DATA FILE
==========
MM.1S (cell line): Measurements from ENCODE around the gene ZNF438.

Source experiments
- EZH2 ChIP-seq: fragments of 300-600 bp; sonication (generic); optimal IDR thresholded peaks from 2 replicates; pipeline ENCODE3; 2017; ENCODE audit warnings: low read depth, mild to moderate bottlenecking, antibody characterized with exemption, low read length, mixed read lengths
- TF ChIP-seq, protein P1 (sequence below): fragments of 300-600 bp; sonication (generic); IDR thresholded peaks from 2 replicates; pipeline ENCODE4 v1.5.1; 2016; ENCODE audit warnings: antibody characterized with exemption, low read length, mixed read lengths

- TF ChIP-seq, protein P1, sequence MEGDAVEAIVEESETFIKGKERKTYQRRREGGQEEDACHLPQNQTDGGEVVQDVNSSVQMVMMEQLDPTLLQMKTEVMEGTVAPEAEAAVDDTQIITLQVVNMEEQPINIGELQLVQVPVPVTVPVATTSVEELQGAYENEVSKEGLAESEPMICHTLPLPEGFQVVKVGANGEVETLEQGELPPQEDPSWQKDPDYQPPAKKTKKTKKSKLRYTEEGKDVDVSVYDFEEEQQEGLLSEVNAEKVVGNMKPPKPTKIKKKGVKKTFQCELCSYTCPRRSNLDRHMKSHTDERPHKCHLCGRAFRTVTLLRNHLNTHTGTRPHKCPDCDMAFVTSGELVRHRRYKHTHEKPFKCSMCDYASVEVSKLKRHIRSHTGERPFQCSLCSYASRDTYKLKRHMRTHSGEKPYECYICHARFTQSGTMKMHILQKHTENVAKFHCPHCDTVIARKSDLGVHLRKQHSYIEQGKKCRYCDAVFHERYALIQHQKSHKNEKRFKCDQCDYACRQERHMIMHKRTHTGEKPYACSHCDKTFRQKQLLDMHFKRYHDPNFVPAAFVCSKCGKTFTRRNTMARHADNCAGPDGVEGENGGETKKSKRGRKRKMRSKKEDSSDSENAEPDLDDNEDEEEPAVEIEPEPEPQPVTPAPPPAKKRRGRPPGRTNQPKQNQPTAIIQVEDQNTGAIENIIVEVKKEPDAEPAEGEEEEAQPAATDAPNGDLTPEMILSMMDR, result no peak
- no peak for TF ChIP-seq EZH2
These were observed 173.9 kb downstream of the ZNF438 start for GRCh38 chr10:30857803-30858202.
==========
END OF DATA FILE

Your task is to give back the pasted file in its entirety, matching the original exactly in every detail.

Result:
MM.1S (cell line): Measurements from ENCODE around the gene ZNF438.

Source experiments
- EZH2 ChIP-seq: fragments of 300-600 bp; sonication (generic); optimal IDR thresholded peaks from 2 replicates; pipeline ENCODE3; 2017; ENCODE audit warnings: low read depth, mild to moderate bottlenecking, antibody characterized with exemption, low read length, mixed read lengths
- TF ChIP-seq, protein P1 (sequence below): fragments of 300-600 bp; sonication (generic); IDR thresholded peaks from 2 replicates; pipeline ENCODE4 v1.5.1; 2016; ENCODE audit warnings: antibody characterized with exemption, low read length, mixed read lengths

- TF ChIP-seq, protein P1, sequence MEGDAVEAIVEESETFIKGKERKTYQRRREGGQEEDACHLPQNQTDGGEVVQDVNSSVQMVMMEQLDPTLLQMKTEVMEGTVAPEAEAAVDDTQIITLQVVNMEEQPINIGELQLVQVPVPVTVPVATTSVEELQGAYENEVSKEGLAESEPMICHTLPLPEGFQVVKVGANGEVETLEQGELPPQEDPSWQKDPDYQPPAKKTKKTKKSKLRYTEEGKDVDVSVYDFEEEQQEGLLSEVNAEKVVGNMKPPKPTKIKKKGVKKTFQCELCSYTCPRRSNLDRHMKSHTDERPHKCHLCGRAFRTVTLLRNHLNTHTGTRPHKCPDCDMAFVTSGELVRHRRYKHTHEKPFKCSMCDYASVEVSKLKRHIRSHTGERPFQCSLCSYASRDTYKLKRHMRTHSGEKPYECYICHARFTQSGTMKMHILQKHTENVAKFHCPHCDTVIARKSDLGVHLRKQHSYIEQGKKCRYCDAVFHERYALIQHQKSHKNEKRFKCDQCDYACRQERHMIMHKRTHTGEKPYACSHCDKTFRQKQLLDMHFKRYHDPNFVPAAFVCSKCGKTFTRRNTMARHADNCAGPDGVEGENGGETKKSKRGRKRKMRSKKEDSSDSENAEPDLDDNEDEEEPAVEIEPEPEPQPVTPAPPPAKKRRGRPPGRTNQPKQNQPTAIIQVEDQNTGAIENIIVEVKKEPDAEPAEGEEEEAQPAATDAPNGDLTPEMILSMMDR, result no peak
- no peak for TF ChIP-seq EZH2
These were observed 173.9 kb downstream of the ZNF438 start for GRCh38 chr10:30857803-30858202.